The career of the late and great Satoshi Kon is one of the anime industry’s best. From his films Perfect Blue to Tokyo Godfathers, Kon’s masterful work champions a love of the gritty, humanistic and surreal. His first and only television show Paranoia Agent is no different. Paranoia Agent is a 13 episode mini-series released originally in 2004 and produced by studio Madhouse. The show centers around the lives of different citizens of modern Tokyo, Japan, and their encounters with a mysterious young vigilante known as ‘Lil’ Slugger’ or ‘Shounen Bat.’ Despite the best efforts of two Tokyo detectives, the vigilante runs rampant and the mystery behind him unravels to become a force larger than life.
A show like Paranoia Agent is a tricky one to recommend to those unfamiliar with Kon’s work or newbies to anime in general. The structure of the show lends itself to be more confusing to watch in the moment than his feature films, and Kon is a master at keeping the audience just beyond arm’s length away from the answers to the mysteries presented. The episodic structure keeps you on the edge of your seat as to where the plot is going next; and while the plot direction may seem a bit scattered in the former half of the show, around the halfway point he starts to weave several small stories together to create a captivating and chilling narrative around Lil’ Slugger.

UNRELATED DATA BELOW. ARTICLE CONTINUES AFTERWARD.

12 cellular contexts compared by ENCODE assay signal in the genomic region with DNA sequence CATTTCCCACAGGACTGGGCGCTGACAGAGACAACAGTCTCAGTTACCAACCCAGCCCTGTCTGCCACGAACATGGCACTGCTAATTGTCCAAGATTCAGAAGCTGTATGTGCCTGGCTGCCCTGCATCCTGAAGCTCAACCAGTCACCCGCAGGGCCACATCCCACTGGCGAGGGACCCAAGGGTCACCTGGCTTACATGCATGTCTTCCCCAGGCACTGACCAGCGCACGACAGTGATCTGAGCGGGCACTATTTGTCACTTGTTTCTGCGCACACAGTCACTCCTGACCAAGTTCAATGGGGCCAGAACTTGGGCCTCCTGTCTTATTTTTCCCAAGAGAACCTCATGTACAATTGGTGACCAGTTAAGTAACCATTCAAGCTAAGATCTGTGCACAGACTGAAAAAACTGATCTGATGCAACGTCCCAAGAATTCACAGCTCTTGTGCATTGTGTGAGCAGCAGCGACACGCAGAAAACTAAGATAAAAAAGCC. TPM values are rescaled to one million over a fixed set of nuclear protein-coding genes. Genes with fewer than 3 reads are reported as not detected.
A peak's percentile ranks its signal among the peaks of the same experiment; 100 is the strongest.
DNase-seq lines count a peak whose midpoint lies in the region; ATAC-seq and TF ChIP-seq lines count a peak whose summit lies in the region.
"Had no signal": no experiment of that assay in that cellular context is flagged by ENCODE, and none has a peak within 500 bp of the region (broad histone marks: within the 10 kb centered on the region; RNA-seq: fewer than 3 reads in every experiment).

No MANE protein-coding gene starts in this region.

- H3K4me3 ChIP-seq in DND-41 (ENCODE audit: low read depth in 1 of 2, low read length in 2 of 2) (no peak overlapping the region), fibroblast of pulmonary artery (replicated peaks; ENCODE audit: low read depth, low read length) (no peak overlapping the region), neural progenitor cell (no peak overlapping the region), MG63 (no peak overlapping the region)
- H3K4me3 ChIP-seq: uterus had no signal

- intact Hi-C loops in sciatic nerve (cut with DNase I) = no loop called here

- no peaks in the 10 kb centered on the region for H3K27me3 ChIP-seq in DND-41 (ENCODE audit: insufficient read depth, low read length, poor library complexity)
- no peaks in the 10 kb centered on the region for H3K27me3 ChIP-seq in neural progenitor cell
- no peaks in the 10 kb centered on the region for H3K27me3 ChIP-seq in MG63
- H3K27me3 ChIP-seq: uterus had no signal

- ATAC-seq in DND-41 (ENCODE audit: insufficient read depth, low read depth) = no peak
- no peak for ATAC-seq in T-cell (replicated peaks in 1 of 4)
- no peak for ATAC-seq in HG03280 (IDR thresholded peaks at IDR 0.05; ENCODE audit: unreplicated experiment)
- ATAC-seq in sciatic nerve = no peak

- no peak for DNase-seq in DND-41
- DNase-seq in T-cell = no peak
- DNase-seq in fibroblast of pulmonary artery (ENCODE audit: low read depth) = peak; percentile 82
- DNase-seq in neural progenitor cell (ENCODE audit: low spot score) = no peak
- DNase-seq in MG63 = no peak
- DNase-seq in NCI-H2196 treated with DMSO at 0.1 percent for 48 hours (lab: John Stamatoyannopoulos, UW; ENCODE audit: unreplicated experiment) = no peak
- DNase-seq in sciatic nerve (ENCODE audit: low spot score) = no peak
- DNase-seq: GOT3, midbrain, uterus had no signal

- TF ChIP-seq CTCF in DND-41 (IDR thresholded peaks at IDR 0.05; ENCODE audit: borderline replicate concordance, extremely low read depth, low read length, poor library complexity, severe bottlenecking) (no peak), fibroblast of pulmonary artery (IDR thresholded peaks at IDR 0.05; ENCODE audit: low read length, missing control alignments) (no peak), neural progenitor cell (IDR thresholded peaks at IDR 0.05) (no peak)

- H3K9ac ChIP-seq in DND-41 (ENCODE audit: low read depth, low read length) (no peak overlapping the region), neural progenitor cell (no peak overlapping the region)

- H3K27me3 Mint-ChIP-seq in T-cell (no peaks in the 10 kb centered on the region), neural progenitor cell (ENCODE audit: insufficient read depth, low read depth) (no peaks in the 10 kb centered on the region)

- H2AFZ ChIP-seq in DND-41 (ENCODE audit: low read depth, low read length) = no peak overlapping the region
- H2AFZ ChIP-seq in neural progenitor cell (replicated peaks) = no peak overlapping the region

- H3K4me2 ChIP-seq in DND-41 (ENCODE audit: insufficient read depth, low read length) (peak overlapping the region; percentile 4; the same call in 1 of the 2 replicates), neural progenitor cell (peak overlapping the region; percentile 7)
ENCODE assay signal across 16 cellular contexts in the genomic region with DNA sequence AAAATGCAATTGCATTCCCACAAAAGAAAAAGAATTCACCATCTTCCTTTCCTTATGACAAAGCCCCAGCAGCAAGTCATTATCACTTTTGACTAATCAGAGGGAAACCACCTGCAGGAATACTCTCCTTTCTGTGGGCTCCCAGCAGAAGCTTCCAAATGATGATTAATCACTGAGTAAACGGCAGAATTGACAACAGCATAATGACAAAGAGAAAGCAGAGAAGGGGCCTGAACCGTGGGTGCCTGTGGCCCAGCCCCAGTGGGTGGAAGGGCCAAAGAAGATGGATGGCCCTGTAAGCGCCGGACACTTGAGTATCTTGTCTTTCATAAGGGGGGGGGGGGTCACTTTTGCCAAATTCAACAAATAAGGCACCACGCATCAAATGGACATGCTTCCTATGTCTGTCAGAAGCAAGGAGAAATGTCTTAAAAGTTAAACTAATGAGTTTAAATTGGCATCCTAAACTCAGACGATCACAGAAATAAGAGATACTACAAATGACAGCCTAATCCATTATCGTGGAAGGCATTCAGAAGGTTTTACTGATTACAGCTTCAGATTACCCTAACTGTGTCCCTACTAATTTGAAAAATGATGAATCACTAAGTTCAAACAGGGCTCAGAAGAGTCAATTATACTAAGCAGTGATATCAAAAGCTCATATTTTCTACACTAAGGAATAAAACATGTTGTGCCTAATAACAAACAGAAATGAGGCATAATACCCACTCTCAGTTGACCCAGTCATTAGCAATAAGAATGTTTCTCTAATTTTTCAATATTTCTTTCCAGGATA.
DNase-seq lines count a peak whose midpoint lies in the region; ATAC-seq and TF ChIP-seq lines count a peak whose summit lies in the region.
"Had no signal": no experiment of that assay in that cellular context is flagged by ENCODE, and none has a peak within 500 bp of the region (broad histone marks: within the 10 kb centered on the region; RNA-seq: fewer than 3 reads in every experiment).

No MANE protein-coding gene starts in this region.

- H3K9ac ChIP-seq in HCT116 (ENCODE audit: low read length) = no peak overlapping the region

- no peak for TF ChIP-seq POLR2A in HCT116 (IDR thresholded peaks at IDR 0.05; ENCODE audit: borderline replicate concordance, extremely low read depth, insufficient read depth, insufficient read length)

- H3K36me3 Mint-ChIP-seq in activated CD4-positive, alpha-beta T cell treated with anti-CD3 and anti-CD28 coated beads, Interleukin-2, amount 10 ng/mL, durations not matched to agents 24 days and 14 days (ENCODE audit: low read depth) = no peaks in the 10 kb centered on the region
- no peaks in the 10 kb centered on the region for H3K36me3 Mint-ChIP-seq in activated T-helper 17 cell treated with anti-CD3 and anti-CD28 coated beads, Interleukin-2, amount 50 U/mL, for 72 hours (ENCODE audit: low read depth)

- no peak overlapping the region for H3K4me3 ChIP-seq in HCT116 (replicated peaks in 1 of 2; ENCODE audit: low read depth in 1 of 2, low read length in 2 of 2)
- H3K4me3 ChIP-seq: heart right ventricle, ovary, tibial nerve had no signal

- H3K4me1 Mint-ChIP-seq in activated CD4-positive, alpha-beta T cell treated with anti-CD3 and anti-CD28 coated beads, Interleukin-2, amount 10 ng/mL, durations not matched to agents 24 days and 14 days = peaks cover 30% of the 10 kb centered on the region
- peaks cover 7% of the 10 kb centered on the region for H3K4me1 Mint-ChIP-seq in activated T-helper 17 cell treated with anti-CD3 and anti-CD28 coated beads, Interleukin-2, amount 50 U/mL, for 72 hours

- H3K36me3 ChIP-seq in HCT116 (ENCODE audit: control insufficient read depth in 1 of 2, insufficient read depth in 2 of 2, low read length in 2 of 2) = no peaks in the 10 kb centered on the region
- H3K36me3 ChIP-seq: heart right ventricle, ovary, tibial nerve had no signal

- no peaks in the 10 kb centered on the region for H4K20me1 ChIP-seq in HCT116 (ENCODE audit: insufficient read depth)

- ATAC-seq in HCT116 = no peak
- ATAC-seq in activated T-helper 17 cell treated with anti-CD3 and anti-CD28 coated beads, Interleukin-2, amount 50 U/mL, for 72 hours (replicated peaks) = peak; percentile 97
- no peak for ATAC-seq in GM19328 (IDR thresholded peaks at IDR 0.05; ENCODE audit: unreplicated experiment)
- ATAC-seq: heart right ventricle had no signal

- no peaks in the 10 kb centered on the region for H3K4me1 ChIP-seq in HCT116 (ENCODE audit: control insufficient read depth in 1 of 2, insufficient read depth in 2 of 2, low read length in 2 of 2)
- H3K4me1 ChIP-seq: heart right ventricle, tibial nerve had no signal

The show is marketed as a mystery, but thematically Paranoia Agent lends itself equally to psychological horror; portrayed through its masterful character writing, direction, and sound design. Kon loves to play with surrealist visuals to suck you into the madness these characters are experiencing; and while there are a few characters that stand out as more integral (such as Tsukiko Sagi, Keiichi Ikari and Mitsuhiro Maniwa,) every character in this large cast has a stake in the plot no matter the size of their role. For viewers who know how to sit back and enjoy the show, Paranoia Agent is an unsettling, interesting, and visually striking treat. The show is an incredible installment in Kon’s collection of works, and a must-watch for any fans of his work or mystery anime in general.
Note: A copy of the complete series was provided to us by Funimation/Sony for our honest review of the series.